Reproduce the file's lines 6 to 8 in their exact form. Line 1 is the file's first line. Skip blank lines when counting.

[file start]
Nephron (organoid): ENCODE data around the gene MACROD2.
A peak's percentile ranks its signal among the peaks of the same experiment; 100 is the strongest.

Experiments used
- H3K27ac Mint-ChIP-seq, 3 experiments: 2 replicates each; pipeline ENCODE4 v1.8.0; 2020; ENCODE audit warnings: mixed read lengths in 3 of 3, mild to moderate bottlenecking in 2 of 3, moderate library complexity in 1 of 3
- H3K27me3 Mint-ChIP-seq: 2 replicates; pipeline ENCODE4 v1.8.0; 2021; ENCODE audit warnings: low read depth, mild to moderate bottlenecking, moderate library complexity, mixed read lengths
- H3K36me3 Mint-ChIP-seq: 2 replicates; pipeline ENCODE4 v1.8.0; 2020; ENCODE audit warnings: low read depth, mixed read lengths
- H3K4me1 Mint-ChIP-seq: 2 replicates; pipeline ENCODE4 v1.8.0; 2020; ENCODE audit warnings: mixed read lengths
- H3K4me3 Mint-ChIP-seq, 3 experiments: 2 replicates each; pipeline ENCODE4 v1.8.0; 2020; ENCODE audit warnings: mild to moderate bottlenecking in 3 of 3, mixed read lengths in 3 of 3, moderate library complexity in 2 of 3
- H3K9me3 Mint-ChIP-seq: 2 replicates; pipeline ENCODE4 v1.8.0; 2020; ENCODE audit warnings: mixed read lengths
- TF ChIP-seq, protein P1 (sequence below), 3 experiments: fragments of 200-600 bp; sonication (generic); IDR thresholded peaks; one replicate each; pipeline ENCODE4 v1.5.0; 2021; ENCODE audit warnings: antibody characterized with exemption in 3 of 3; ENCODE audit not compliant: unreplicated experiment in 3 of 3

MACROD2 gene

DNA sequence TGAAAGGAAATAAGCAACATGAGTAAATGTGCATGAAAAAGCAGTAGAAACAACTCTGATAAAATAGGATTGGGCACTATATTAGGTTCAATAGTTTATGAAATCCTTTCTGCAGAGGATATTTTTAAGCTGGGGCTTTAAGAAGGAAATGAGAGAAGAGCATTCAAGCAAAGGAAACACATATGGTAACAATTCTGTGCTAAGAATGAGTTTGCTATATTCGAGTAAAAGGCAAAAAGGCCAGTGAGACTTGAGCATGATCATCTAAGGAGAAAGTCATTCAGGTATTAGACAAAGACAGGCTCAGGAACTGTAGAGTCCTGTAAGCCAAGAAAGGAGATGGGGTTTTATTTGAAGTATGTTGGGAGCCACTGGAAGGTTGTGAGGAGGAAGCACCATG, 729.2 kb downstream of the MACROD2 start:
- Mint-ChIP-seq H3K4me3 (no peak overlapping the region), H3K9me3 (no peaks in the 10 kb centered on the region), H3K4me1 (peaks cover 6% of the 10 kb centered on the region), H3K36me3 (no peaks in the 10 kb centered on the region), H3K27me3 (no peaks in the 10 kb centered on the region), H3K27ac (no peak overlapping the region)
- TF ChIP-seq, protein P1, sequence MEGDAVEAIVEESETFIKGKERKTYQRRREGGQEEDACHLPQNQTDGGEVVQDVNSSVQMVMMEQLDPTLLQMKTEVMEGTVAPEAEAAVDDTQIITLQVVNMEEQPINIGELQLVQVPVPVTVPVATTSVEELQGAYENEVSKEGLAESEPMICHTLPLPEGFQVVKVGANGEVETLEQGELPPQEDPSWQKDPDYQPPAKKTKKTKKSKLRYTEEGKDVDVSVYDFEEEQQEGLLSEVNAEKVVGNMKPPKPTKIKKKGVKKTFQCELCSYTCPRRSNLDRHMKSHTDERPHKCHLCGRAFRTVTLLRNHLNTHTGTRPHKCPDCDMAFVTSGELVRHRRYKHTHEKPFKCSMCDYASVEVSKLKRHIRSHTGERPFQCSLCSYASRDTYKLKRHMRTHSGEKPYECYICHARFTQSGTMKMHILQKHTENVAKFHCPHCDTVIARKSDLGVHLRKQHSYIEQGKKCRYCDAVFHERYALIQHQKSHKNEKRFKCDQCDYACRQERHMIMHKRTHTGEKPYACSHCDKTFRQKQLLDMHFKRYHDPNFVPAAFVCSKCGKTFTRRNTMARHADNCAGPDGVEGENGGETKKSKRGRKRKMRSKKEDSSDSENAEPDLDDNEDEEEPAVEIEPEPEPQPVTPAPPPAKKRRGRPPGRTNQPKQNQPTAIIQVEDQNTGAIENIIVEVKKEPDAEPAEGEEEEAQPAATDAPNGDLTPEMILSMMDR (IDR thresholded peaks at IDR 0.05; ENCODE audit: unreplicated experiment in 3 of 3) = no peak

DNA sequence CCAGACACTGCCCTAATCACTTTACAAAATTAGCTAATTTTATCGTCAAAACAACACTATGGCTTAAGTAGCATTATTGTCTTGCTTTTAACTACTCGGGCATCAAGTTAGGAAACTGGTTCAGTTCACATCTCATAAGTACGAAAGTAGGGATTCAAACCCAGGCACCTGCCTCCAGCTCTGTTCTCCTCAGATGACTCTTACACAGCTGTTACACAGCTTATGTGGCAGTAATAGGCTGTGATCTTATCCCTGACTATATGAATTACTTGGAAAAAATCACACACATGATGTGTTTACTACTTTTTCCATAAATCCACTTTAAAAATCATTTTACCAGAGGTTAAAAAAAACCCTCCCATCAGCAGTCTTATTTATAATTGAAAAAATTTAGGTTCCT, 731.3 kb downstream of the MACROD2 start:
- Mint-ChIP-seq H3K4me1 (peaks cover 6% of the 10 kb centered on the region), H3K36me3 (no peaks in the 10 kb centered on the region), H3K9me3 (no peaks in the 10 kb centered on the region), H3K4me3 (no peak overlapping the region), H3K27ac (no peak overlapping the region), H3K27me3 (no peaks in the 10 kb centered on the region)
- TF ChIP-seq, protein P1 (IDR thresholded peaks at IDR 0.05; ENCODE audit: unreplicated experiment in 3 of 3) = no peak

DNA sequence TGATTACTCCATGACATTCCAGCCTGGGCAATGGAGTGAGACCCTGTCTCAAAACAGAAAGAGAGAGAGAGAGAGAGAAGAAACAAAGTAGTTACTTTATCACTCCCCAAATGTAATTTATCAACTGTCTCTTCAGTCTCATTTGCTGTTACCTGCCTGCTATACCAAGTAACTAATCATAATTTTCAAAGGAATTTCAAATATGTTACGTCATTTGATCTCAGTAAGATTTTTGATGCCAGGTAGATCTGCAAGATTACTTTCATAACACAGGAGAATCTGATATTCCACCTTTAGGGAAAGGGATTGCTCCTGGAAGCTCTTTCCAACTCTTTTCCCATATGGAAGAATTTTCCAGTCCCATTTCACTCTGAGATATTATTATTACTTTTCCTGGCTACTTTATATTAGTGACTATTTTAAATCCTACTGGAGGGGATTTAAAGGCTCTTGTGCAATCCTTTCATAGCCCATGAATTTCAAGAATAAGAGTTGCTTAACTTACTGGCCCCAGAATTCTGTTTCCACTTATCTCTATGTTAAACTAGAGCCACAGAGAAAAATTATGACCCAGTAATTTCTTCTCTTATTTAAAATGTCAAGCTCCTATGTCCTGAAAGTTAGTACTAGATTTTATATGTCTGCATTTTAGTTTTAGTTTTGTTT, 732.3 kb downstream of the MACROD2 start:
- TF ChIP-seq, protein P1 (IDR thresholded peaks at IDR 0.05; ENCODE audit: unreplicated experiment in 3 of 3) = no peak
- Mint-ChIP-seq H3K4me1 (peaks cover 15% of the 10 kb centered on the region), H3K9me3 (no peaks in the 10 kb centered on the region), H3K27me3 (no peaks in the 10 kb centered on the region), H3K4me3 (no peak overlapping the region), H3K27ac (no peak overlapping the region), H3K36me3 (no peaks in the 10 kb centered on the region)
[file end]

- H3K36me3 Mint-ChIP-seq: 2 replicates; pipeline ENCODE4 v1.8.0; 2020; ENCODE audit warnings: low read depth, mixed read lengths
- H3K4me1 Mint-ChIP-seq: 2 replicates; pipeline ENCODE4 v1.8.0; 2020; ENCODE audit warnings: mixed read lengths
- H3K4me3 Mint-ChIP-seq, 3 experiments: 2 replicates each; pipeline ENCODE4 v1.8.0; 2020; ENCODE audit warnings: mild to moderate bottlenecking in 3 of 3, mixed read lengths in 3 of 3, moderate library complexity in 2 of 3